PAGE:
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High Society (1956)

Not Rated   |    |  Comedy, Musical, Romance


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A spoiled heiress must choose between three suitors: her jazz musician ex-husband, a stuffy businessman, and an undercover tabloid reporter.

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7/10
12,339

Photos

  • Grace Kelly in High Society (1956)
  • Louis Armstrong on the set of "High Society," MGM 1956.
  • Grace Kelly and Bing Crosby in High Society (1956)
  • Grace Kelly and Bing Crosby in High Society (1956)
  • "High Society" Grace Kelly and Louis Armstrong 1956 MGM
  • Frank Sinatra and Bing Crosby in High Society (1956)

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User Reviews


21 April 2005 | gftbiloxi
8
| Mildy Pleasant Musical Remake Of A Classic Film
Tracy Lord is a society woman with an inflexible sense of propriety: not only has she divorced her socially liberal first husband C.K. Dexter-Haven, she has forced her mother to separate from her father over the latter's questionable behavior with a chorus girl. Now she plans to marry George Kittredge, a social climber with a sense of propriety as inflexible as her own--only to find her wedding suddenly beset by her first husband, two pesky reporters, the possibility of a paternal scandal, and a local jazz fest.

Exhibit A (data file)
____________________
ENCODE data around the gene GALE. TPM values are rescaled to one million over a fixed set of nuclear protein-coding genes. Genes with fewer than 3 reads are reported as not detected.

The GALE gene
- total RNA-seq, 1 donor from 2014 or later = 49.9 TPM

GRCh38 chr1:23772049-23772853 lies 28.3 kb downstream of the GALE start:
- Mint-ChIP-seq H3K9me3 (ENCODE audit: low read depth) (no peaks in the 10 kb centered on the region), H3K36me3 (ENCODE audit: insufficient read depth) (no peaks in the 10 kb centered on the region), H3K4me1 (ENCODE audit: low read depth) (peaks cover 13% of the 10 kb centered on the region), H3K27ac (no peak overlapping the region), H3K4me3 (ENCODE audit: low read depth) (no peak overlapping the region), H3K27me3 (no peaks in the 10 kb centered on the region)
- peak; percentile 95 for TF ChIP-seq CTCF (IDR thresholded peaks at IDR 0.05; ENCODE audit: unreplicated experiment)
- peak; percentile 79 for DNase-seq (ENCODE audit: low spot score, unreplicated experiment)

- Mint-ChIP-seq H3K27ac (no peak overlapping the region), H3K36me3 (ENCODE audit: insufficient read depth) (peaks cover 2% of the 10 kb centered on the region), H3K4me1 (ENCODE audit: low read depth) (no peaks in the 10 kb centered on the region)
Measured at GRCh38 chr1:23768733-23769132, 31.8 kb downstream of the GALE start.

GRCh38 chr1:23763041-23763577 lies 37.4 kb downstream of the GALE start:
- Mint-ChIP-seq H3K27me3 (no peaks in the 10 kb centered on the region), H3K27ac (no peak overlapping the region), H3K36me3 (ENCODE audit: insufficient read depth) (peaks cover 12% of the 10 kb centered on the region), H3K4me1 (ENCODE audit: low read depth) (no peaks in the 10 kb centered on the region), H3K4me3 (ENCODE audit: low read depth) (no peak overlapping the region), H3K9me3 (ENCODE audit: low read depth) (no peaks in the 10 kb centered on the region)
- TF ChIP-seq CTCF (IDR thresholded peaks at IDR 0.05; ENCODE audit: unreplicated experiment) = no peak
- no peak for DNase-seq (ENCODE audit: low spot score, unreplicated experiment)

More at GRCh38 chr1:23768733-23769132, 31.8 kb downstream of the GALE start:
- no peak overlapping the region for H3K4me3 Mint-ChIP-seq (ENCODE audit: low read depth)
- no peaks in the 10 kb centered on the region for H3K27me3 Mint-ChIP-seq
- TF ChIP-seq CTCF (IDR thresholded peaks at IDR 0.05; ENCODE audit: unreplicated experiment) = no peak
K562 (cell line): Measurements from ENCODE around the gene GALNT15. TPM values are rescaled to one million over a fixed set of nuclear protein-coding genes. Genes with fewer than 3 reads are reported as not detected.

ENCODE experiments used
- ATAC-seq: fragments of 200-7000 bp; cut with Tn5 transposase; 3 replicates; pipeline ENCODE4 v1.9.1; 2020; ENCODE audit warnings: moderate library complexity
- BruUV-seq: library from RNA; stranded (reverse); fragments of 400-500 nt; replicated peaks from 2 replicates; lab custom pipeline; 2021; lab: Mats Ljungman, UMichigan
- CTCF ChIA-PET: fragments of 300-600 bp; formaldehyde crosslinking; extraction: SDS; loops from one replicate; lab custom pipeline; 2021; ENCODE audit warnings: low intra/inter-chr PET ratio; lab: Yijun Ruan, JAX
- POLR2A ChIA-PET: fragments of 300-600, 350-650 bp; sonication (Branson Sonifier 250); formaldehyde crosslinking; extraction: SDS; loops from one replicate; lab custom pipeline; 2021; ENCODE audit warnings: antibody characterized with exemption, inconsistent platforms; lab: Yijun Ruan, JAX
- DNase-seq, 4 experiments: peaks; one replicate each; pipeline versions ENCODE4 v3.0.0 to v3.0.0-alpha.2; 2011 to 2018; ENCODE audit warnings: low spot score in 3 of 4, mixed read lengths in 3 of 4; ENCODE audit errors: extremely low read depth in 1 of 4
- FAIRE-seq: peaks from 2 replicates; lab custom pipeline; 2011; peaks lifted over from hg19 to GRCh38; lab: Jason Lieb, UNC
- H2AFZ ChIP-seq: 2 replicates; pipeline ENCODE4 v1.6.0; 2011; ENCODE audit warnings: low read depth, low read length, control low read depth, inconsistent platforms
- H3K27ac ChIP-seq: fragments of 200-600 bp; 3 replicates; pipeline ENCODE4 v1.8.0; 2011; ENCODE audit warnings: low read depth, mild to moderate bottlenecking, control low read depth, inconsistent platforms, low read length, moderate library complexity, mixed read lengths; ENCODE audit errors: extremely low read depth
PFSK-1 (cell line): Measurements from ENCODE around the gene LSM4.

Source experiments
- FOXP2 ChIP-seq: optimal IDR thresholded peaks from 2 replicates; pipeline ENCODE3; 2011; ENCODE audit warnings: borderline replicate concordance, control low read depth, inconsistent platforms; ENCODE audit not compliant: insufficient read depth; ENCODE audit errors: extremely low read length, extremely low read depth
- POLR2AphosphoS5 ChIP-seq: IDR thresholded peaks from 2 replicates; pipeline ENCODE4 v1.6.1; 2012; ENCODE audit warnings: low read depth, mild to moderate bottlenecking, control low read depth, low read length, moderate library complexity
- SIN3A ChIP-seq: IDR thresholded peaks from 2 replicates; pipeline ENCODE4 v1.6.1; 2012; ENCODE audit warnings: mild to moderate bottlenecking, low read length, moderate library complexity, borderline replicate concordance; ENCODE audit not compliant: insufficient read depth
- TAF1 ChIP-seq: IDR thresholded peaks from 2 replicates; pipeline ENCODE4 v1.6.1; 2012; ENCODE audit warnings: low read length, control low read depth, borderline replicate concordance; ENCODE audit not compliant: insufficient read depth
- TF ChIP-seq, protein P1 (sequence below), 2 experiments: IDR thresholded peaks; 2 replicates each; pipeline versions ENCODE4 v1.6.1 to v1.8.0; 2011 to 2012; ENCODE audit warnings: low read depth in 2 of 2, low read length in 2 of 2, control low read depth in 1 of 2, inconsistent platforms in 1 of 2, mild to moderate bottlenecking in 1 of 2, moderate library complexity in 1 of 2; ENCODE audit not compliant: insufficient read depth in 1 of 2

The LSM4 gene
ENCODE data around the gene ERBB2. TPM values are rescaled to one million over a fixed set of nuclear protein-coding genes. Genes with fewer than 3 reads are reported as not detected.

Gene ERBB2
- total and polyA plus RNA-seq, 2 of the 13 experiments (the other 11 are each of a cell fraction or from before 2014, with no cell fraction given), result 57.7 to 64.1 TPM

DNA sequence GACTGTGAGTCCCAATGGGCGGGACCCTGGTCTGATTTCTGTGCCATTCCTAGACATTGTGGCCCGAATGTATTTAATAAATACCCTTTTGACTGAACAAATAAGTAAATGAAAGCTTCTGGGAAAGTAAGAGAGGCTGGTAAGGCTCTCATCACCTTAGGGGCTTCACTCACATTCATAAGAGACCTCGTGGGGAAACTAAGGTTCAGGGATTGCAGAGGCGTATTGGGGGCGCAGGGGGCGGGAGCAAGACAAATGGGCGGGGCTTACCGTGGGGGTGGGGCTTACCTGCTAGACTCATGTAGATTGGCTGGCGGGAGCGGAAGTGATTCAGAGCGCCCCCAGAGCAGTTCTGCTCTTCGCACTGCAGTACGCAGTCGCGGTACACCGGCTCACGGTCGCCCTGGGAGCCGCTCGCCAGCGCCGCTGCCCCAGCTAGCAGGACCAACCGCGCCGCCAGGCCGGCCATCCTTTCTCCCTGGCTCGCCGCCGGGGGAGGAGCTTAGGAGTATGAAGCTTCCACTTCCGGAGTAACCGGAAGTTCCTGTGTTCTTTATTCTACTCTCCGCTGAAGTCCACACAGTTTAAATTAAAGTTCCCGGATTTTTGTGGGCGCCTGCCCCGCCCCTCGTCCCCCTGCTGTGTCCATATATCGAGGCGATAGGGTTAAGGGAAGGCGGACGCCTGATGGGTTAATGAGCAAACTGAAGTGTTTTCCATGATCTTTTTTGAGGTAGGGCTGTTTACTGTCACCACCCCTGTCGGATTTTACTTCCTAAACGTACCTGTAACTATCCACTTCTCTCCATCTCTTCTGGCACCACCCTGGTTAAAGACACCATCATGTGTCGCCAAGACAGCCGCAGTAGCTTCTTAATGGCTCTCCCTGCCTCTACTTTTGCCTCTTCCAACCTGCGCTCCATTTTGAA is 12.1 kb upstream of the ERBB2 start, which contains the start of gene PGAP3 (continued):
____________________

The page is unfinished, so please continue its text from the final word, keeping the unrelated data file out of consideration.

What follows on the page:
If all this sounds a bit familiar, it should be no surprise. Originally written for the stage by Philip Barry under the title THE PHILADELPHIA STORY, it proved a smash hit during the 1940s on both stage and screen, and this remake follows the original very closely, only fiddling with the story and characters to the extent of introducing and rationalizing Cole Porter's musical elements.

The original non-musical film cast included Katherine Hepburn, Cary Grant, and James Stewart--a hard act to follow, to say the least. But while they don't best that teaming, stars Grace Kelly (Tracy), Bing Crosby (C.K. Dexter-Haven), and Frank Sinatra (Mike Connor, one of the reporters) carry off the roles with considerable charm. But the real strength of this film is the guest appearance of Louis Armstrong and the Cole Porter score. Only Porter would be brazen enough to write lyrics that rhyme Circe with Mercy, and while this is one of his lesser efforts it is still pretty impressive stuff, including such memorable tunes as "True Love," the satirical "Well, Did You Ever?," and such throw-away charmers as "Little One." As for Louis Armstrong, his star quality is powerful enough to put even Sinatra in the shade.

The failure of the film is the fact that every one in the cast seems to play a bit too casually, and although they are all clearly having a good time they never really achieve the sparkle a truly great musical comedy requires. Even so, musical fans--particularly those of Cole Porter, Armstrong, Crosby, and Sinatra--will find it quite enjoyable, and Grace Kelly fans will find the actress as lovely as ever. Recommended.

Gary F. Taylor, aka GFT, Amazon Reviewer

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